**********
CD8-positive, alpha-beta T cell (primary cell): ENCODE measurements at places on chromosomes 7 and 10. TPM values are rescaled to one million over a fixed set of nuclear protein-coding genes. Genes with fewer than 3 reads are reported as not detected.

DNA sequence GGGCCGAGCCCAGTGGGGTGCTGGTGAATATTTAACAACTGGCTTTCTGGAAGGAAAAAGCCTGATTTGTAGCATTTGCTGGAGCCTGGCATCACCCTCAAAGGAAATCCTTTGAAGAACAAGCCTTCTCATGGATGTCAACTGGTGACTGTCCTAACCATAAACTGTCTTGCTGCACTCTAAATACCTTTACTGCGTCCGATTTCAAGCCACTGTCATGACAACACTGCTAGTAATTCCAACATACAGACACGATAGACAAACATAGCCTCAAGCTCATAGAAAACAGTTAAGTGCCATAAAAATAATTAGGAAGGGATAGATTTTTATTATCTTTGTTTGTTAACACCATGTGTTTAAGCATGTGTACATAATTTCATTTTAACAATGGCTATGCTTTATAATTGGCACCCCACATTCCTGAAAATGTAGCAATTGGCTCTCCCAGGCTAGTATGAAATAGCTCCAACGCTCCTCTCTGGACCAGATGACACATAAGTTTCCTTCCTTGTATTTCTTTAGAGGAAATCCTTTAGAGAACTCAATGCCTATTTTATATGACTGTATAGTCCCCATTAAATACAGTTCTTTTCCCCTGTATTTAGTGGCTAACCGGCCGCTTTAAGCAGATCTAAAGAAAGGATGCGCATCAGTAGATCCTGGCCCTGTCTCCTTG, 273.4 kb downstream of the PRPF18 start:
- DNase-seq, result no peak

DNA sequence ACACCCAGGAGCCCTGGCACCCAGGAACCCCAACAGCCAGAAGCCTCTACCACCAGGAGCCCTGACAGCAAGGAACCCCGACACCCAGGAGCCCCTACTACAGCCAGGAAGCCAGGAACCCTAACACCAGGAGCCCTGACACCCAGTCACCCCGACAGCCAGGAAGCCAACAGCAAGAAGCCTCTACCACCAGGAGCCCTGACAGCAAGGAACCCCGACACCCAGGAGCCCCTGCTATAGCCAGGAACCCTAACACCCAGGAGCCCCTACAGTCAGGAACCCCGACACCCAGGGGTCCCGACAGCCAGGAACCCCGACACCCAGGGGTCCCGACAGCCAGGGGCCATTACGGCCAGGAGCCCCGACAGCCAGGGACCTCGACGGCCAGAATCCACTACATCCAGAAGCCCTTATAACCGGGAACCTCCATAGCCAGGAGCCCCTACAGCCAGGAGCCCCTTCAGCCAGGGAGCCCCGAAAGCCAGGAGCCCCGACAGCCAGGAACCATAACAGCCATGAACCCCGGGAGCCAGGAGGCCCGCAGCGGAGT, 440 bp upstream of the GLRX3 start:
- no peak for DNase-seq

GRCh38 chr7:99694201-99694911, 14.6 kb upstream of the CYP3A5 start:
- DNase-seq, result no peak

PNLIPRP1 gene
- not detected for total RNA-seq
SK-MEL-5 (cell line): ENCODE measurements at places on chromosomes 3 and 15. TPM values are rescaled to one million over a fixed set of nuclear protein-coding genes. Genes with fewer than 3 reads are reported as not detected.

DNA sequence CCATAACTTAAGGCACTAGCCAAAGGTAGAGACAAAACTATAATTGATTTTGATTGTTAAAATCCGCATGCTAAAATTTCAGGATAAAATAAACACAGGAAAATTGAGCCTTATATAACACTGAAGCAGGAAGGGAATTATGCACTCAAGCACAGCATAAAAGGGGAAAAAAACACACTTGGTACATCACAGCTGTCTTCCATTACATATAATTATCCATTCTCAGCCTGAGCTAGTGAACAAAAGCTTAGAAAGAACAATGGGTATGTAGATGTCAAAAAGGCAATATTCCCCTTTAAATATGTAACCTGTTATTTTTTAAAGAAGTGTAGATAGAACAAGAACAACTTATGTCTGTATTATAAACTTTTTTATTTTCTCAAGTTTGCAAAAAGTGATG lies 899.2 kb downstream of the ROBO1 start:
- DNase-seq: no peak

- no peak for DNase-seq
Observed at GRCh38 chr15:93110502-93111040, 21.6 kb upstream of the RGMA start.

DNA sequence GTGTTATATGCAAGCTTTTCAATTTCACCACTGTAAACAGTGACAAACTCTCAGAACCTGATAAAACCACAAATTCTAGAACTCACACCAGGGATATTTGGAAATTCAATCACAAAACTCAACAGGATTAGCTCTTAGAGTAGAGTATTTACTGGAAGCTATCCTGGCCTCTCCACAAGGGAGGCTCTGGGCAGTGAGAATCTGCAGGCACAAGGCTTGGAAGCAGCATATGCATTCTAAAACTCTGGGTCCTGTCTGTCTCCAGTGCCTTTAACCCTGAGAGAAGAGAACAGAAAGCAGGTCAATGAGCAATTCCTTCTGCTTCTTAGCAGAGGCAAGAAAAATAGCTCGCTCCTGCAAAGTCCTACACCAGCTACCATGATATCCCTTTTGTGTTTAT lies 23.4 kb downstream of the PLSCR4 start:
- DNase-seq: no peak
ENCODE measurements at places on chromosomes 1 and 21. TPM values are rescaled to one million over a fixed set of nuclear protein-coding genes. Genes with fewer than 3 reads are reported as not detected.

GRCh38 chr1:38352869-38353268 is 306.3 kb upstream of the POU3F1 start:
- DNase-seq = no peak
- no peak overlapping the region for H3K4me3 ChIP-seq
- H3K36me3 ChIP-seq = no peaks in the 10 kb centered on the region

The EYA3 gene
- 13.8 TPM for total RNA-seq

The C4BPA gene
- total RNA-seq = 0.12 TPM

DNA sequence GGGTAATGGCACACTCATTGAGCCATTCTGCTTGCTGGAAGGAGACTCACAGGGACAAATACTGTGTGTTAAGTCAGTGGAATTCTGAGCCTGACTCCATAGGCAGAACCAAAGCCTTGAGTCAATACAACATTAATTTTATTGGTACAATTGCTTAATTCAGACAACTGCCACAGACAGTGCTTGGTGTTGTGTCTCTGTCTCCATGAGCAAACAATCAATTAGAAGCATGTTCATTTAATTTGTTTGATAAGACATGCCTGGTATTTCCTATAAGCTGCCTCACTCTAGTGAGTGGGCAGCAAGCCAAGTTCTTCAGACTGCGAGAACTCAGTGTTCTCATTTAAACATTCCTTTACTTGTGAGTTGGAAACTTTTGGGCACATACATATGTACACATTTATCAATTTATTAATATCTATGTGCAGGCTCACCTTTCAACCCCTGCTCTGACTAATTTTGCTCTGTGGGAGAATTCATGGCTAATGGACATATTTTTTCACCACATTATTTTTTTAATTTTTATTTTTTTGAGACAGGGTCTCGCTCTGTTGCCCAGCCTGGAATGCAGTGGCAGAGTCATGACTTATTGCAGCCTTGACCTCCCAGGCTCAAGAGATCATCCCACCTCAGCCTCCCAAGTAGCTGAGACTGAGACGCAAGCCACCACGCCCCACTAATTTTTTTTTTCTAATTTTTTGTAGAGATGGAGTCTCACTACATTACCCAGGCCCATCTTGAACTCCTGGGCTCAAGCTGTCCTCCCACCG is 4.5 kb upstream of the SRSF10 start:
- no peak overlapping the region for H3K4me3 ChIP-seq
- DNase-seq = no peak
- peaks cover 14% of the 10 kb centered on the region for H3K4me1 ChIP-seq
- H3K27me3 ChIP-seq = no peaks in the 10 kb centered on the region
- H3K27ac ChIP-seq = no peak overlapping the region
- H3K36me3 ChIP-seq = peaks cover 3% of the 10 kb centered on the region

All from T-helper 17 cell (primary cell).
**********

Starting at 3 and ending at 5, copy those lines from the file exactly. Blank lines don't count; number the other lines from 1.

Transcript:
- DNase-seq, result no peak

DNA sequence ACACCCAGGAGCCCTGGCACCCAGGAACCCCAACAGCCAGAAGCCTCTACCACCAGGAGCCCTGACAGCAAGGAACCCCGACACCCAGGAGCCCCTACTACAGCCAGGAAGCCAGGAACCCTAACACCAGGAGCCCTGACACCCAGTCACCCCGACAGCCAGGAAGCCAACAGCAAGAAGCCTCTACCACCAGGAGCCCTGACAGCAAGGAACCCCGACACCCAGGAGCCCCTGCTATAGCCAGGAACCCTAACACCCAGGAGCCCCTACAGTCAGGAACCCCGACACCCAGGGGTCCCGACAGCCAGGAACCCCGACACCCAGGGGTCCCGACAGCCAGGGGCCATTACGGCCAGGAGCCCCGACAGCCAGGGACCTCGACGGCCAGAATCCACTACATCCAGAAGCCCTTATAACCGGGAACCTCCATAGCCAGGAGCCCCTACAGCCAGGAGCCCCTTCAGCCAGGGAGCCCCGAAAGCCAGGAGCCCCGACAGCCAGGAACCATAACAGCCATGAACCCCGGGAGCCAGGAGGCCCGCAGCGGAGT, 440 bp upstream of the GLRX3 start:
- no peak for DNase-seq